Tuesday, September 6, 2016

Prison contractor has checkered past, climate change could bring intense hurricanes, candidate spending reports show mixed results, Honolulu rail contractor disputes city, Kauai family to preserve 21k acres, more news from all the Hawaiian Islands

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Hawaii Prison Contractor Was Convicted Of Fraud And Bribery. Yet that hasn’t stopped a potential $1.3 million contract to design and rebuild OCCC from going to the New Jersey company. Civil Beat.

Protest Outside IUCN Draws Attention to US Military Environmental Impact. Hawaii Public Radio.

A new report released at the International Union of Conservation of Nature’s (IUCN) World Conservation Congress indicates Hawaii is in for more frequent hurricane threats in the future. Hawaii News Now.

A new report released Monday in Honolulu makes clear that ocean warming “is affecting humans in direct ways and the impacts are already being felt,” according to a summary. Civil Beat.

Hawaiian Electric Co. plans to fully implement its demand-response programs, which include offering lower or higher prices during certain times of the day through time-of-use rates, by Dec. 1, 2017, the utility said this week. Pacific Business News.

State struggles to keep teachers, but some programs are working to buck the trend. Tribune-Herald.

Isle Reserve unit loath to relinquish patch. Star-Advertiser.

Acrimony between rail transit officials and the project’s major contractor, Kiewit Infrastructure West, could explain why Kiewit declined to submit a bid for rail work past Aloha Stadium. Star-Advertiser.

Charles Djou raised three times more money than Kirk Caldwell in the last two weeks leading up to the Aug. 13 primary. That’s according to state Campaign Spending Commission reports filed Sept. 2. Civil Beat.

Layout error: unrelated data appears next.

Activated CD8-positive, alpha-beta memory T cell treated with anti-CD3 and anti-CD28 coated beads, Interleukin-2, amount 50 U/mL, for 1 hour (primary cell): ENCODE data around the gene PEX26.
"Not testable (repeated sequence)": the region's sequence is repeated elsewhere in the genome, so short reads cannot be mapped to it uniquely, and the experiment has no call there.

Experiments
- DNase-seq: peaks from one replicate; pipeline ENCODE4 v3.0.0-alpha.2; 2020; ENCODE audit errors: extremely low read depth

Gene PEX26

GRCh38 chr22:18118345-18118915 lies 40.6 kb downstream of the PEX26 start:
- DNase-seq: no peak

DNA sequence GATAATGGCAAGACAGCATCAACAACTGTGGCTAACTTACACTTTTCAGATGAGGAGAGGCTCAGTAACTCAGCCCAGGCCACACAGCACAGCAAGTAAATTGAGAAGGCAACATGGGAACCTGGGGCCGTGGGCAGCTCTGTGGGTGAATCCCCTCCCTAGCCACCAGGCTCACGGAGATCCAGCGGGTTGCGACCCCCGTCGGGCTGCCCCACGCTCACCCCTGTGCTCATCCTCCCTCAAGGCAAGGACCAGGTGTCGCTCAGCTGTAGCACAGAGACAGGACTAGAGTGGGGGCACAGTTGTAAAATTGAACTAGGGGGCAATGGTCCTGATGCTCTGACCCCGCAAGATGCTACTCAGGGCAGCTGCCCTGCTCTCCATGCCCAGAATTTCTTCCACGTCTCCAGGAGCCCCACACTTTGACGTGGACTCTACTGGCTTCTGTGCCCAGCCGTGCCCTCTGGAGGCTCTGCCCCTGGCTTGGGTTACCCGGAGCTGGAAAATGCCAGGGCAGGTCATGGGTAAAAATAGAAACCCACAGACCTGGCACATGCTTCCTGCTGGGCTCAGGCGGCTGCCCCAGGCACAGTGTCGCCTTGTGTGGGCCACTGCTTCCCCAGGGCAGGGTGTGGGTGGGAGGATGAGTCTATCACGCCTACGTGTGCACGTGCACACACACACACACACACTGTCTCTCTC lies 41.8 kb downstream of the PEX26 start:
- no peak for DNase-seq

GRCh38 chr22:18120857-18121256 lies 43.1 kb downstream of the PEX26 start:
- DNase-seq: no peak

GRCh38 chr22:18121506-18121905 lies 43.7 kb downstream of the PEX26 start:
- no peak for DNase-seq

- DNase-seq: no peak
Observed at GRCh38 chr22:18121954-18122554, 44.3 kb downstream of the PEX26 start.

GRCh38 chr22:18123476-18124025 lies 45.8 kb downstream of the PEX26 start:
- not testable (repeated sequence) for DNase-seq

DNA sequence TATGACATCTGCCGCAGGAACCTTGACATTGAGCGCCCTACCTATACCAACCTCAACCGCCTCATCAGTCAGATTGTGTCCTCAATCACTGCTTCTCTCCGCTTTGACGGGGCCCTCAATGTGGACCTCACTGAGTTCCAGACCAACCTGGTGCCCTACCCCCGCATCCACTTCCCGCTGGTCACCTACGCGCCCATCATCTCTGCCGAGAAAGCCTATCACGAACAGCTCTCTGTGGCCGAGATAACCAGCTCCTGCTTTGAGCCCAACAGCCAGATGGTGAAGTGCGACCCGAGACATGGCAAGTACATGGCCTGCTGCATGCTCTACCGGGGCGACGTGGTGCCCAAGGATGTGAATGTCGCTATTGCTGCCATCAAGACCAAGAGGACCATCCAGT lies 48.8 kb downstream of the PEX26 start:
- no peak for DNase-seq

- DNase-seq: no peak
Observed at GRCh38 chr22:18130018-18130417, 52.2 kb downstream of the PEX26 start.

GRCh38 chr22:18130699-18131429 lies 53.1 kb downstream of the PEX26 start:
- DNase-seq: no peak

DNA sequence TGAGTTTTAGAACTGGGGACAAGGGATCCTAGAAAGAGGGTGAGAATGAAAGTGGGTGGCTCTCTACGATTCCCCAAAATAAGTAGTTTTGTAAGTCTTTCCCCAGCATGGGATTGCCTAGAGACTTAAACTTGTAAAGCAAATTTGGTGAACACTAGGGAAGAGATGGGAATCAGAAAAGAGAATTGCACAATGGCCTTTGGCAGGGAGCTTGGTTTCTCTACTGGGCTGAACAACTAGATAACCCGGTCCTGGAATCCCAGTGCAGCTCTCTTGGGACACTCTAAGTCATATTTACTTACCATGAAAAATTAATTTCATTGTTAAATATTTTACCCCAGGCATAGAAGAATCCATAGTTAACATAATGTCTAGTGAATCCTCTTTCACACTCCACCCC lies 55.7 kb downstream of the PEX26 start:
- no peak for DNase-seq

The public will be able to pay for parking with credit or debit cards at about one-fourth of Oahu’s metered street spaces by sometime next month under the second phase of a pilot Smart Meters project by the city Department of Transportation Services. Star-Advertiser.

Ala Wai flooding fears prompt cash prize for new solutions. KHON2.

A prize of up to $10,000 is up for grabs to students who can come up with a way to clean up one of the nation's most polluted waterways. An international design challenge was launched on Monday to rehabilitate the Ala Wai Watershed. Hawaii News Now.

About 200 competitive swimmers — and perhaps dozens more — had to be plucked from the ocean by rescue crews Monday as strong currents dogged the 47th annual Waikiki Roughwater Swim. Star-Advertiser.


Money helps, but — especially in local politics — it’s not usually the determining factor in winning an election. West Hawaii Today.

Officers back on duty: Probes of shootings wind down; new law will create additional review of police-involved deaths. Tribune-Herald.

The draft environmental assessment for a planned East Hawaii Organics Facility has been published. Big Island Video News.


Public beach access points in increasingly urbanized West Maui can now be found online after a local organization spent the last two years gathering public records relating to shoreline development. Maui News.

The University of Hawaii Maui College has received two federal grants worth $3.7 million over the next five years, college Chancellor Lui Hokoana announced Aug. 29. Maui News.


Public testimony and additional dwelling units will be discussed Wednesday during the Kauai County Council meeting. Garden Island.

The Robinson family of Kauai has stepped up to preserve about 21,000 acres of agricultural land it owns before the county selects prime private farmland for protection, but state agencies have raised concerns about a portion of the family’s plan. Star-Advertiser.

A Newell’s shearwater chick that apparently wandered away from its burrow in Kauai’s Hono o na Pali Natural Area Reserve in August is alive and well at the Save Our Shearwaters shelter. Star-Advertiser.

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